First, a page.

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North Korea's silent football matches

Spectators at a football match in North Korea

Foreign visitors to North Korea are allowed to attend sports matches alongside their minders. But football in this secretive republic has little in common with the passion and glamour of Europe's major leagues.

The game was a sell-out, though you would never have guessed it.

As we entered the 50,000-seater Kim Il-Sung Stadium below the watchful eye of the Eternal President and Great Leader, not forgetting his son, the Supreme Leader Kim Jong-Il, there was no-one to be seen.

There were no queues, no turnstiles and certainly no hotdog stands or programme sellers.

But once inside it was a different matter. Every seat was taken and row upon row of men sat silently, wearing identical dark suits and red ties, everyone sporting a tiny enamel badge on their left breast.

No, not of Pyongyang FC, but of the Great Leader himself.

The artificial pitch looked immaculate under the spring morning sun. Kick off was at half past nine.

Maybe it was the early start but there were no chants and no flags or scarves in sight, just a quiet murmur around the darkened rows of seats.

Many of the fans were soldiers in green uniforms and broad-brimmed hats.

I do not know if they were under orders to attend but some were quietly reading paperbacks and showed no interest in the game.

The opposition, the crack army outfit Amrokgang, looked stronger in the first half but it was a scrappy match.

Pyongyang fought back and won a penalty though you would be hard pressed to know that from the reaction of the crowd. There was none.

My travelling buddies decided to inject some old-style terrace atmosphere of our own and we chanted: "One nil to the referee, one nil to the referee."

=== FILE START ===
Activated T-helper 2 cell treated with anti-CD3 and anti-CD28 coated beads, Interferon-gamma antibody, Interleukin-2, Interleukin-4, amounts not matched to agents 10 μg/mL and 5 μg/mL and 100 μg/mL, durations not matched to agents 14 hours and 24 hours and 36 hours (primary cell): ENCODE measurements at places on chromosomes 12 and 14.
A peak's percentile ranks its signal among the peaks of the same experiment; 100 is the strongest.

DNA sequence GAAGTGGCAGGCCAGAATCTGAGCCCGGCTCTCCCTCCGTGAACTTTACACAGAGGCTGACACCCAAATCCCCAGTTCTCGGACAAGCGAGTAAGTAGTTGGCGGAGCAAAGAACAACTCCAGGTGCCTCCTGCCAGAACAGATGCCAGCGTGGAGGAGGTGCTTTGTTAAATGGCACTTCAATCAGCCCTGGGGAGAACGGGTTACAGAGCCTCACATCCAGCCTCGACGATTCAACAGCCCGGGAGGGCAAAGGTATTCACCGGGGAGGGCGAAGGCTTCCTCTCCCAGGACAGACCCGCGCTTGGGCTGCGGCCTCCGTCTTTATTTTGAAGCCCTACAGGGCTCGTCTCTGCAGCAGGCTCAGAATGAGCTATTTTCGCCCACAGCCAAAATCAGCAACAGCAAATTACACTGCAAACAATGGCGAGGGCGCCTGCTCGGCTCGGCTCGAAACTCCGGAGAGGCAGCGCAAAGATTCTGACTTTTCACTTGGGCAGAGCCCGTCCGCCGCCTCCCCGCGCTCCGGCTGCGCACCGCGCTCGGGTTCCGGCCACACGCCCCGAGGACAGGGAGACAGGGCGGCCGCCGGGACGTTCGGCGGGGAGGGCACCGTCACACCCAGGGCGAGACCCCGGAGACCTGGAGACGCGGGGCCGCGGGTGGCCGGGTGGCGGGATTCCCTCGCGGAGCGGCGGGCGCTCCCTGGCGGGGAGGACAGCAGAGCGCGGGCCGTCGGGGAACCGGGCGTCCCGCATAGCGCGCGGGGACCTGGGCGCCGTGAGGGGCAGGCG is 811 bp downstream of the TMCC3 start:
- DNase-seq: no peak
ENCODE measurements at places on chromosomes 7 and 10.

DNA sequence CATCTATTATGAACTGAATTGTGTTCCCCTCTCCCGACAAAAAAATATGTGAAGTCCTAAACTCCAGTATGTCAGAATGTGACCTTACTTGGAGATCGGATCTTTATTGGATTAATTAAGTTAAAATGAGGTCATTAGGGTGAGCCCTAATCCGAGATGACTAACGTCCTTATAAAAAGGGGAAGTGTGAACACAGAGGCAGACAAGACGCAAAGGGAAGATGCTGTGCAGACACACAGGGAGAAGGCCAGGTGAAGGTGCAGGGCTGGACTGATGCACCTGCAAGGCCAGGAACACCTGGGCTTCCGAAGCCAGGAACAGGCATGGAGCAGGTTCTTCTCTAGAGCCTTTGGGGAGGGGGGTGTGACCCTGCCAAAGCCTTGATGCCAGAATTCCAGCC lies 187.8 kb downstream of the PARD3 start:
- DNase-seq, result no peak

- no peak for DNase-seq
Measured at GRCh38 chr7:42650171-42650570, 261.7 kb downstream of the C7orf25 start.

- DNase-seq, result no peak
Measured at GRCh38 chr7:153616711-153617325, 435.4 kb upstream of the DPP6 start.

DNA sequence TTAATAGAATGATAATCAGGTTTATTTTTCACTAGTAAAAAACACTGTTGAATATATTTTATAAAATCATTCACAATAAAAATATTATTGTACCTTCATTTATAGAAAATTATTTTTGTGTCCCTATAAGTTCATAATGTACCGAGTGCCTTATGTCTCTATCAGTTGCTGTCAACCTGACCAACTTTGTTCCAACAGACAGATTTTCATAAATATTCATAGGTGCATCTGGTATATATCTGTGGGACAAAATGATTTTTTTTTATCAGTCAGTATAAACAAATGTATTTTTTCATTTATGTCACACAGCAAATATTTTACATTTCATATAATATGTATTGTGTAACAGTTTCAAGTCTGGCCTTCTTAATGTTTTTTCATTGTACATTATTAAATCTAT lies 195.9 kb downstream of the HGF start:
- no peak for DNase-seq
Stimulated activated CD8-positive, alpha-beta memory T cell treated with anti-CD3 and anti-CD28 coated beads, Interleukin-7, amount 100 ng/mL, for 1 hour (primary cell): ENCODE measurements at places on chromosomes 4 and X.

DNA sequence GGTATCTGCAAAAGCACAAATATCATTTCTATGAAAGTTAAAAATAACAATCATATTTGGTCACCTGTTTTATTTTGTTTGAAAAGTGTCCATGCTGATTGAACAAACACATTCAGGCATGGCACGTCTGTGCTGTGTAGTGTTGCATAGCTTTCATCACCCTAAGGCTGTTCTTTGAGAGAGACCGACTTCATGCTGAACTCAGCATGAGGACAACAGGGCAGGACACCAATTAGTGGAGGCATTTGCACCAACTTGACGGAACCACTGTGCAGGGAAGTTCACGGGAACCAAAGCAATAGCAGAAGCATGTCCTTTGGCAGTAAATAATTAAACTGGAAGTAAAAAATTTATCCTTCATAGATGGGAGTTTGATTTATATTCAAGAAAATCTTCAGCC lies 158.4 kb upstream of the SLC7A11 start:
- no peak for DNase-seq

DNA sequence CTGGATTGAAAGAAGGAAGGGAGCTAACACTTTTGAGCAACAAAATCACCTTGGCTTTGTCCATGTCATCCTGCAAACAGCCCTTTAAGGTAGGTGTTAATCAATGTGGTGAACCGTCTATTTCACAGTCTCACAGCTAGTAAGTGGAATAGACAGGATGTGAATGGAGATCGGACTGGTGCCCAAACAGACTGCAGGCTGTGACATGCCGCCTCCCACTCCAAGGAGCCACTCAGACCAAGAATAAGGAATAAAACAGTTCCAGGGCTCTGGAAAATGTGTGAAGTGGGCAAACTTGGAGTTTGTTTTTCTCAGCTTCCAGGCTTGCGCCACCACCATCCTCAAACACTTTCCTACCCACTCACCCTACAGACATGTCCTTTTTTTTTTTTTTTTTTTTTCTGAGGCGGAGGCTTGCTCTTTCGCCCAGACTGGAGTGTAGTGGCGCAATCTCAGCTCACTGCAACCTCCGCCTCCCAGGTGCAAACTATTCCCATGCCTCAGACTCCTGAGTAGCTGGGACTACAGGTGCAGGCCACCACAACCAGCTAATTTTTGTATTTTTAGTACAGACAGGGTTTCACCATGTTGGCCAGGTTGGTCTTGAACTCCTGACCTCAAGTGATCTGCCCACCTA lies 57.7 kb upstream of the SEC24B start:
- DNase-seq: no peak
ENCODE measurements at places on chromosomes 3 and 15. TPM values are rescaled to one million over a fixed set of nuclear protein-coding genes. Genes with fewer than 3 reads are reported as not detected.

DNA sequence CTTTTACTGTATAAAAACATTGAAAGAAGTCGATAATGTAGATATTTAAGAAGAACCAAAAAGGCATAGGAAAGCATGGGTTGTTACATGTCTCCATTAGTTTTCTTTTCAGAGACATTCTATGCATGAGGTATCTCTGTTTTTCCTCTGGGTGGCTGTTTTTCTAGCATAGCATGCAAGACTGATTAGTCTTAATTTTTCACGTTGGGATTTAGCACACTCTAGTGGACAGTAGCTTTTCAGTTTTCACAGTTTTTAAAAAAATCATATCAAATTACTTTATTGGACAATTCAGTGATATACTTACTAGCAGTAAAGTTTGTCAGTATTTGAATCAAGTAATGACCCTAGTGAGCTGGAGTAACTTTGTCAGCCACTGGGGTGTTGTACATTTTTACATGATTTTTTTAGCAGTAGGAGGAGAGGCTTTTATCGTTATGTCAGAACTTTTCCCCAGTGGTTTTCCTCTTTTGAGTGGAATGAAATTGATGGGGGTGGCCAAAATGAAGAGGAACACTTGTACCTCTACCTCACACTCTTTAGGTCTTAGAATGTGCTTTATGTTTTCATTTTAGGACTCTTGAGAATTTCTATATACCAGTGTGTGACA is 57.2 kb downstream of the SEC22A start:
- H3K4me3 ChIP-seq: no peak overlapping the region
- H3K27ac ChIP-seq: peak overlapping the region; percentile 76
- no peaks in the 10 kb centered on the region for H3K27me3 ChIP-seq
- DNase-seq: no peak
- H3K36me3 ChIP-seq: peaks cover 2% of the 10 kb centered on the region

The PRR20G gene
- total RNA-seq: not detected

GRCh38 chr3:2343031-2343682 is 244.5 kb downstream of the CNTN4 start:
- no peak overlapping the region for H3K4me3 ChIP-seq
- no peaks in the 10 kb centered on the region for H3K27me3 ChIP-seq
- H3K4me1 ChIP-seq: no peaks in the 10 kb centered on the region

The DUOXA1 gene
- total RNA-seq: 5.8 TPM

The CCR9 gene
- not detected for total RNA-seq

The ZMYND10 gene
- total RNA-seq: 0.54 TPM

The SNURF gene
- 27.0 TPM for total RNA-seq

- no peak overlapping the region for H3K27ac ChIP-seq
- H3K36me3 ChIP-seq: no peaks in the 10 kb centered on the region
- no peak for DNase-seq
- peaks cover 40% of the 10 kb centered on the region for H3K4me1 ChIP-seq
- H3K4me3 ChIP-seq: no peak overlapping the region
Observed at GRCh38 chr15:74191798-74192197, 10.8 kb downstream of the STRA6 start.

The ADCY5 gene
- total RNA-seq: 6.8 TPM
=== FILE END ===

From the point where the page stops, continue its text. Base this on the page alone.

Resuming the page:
The dozen or so Westerners who had joined us in the VIP box - at 30 euros a seat, hard currency only please - laughed at us.

One or two even joined in as we grew bolder: "Pyongyang ooh, ooh! Pyongyang ooh, ooh!"

But the locals just stared at us. In a land where it appears you must ask permission to speak, this show of individuality, of spontaneity, was not seen as rude, or aggressive. They just stared blankly at us.

Image caption Former national team manager Kim Jong-Hun claimed to receive tactical advice from the Supreme Leader

I think they thought we were, well... a little odd.

Our tour party was closely monitored at the game. Two guides led from the front while a mysterious "Mr L" who hardly spoke, brought up the rear.

It was never clear if he was just minding us or was making sure our guides stuck to the strict party line that all was rosy in this socialist utopia.

The national side uses the official name of the country, the Democratic People's Republic of Korea.

Their greatest footballing moment came in the 1966 World Cup when they beat Italy by two goals to nil to reach the quarter finals. They also qualified for the 2010 finals.

At the last World Cup, in South Africa, North Korea's coach, Kim Jong-Hun, told the media that he received "regular tactical advice during matches" from Kim Jong-Il "using mobile phones that are not visible to the naked eye" and purportedly developed by the Supreme Leader himself.

But the team is struggling at the moment and has not qualified for next year's World Cup in Brazil. Its last game was a goalless draw in a friendly against fellow communists Cuba.

Back on the pitch at the Kim Il-Sung stadium, Amrokgang had got one back.

Another penalty, though why the referee had to confer with the linesman is anyone's guess - the Pyongyang striker was taken down five yards inside the box.

The goal caused little reaction. The crowd stayed quiet. Neither manager ventured out of the dugout, there was no high-fiving, no pats on the back from the players.

Image caption Kim Il-sung Stadium seats 50,000 spectators but the mood is very different from that at Western stadia

Now I like to watch controlled football, but not quite like this.

Surprise, surprise! There was some half-time entertainment.

A brass band piped up behind the goal. But immediately another band behind the opposite goal struck up. They were playing different tunes, though no-one seemed to care.

The match went into stoppage time. Pyongyang were pressing hard.

The crowd, at last, seemed to rouse themselves, if only a little, at the prospect of another goal.

And finally, Pyongyang scored with a low shot following some good passing.

It was the very last kick of the most bizarre game I had ever watched and it came in the 94th minute.

Maybe the referee was under orders to ensure a home win in the Great Leader's stadium.

I would like to think the crowd went home happy.

But with no emotion one way or the other on the faces of the soldiers and party faithful as they marched silently out, I just couldn't tell.

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